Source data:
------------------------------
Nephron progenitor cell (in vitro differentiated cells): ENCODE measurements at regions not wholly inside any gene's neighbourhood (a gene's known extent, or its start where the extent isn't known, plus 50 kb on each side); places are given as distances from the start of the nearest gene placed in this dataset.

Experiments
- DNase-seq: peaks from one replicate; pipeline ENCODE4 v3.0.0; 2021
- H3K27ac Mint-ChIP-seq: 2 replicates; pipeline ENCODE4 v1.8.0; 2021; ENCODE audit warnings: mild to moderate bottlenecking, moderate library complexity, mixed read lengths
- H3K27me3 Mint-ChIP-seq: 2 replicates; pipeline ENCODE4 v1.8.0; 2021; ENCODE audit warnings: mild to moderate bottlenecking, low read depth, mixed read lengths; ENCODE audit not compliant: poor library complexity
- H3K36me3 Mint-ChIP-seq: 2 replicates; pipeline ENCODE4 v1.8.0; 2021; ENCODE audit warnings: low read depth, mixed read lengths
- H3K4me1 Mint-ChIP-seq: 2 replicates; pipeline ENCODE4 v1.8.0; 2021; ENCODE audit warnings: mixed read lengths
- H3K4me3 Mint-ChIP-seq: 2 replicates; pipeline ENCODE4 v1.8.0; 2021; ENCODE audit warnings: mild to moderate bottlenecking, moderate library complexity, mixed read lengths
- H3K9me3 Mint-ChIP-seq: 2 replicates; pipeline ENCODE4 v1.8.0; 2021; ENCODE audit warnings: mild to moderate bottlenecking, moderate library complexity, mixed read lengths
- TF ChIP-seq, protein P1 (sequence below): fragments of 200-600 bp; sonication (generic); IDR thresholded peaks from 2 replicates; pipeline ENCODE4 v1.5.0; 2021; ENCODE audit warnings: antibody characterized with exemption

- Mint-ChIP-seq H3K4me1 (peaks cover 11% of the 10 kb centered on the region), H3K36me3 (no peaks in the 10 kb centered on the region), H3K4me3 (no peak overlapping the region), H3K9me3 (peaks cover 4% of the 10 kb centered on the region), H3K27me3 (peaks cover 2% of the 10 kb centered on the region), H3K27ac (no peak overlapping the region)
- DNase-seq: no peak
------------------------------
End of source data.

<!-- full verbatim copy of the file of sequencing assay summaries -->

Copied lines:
Nephron progenitor cell (in vitro differentiated cells): ENCODE measurements at regions not wholly inside any gene's neighbourhood (a gene's known extent, or its start where the extent isn't known, plus 50 kb on each side); places are given as distances from the start of the nearest gene placed in this dataset.

Experiments
- DNase-seq: peaks from one replicate; pipeline ENCODE4 v3.0.0; 2021
- H3K27ac Mint-ChIP-seq: 2 replicates; pipeline ENCODE4 v1.8.0; 2021; ENCODE audit warnings: mild to moderate bottlenecking, moderate library complexity, mixed read lengths
- H3K27me3 Mint-ChIP-seq: 2 replicates; pipeline ENCODE4 v1.8.0; 2021; ENCODE audit warnings: mild to moderate bottlenecking, low read depth, mixed read lengths; ENCODE audit not compliant: poor library complexity
- H3K36me3 Mint-ChIP-seq: 2 replicates; pipeline ENCODE4 v1.8.0; 2021; ENCODE audit warnings: low read depth, mixed read lengths
- H3K4me1 Mint-ChIP-seq: 2 replicates; pipeline ENCODE4 v1.8.0; 2021; ENCODE audit warnings: mixed read lengths
- H3K4me3 Mint-ChIP-seq: 2 replicates; pipeline ENCODE4 v1.8.0; 2021; ENCODE audit warnings: mild to moderate bottlenecking, moderate library complexity, mixed read lengths
- H3K9me3 Mint-ChIP-seq: 2 replicates; pipeline ENCODE4 v1.8.0; 2021; ENCODE audit warnings: mild to moderate bottlenecking, moderate library complexity, mixed read lengths
- TF ChIP-seq, protein P1 (sequence below): fragments of 200-600 bp; sonication (generic); IDR thresholded peaks from 2 replicates; pipeline ENCODE4 v1.5.0; 2021; ENCODE audit warnings: antibody characterized with exemption

- Mint-ChIP-seq H3K4me1 (peaks cover 11% of the 10 kb centered on the region), H3K36me3 (no peaks in the 10 kb centered on the region), H3K4me3 (no peak overlapping the region), H3K9me3 (peaks cover 4% of the 10 kb centered on the region), H3K27me3 (peaks cover 2% of the 10 kb centered on the region), H3K27ac (no peak overlapping the region)
- DNase-seq: no peak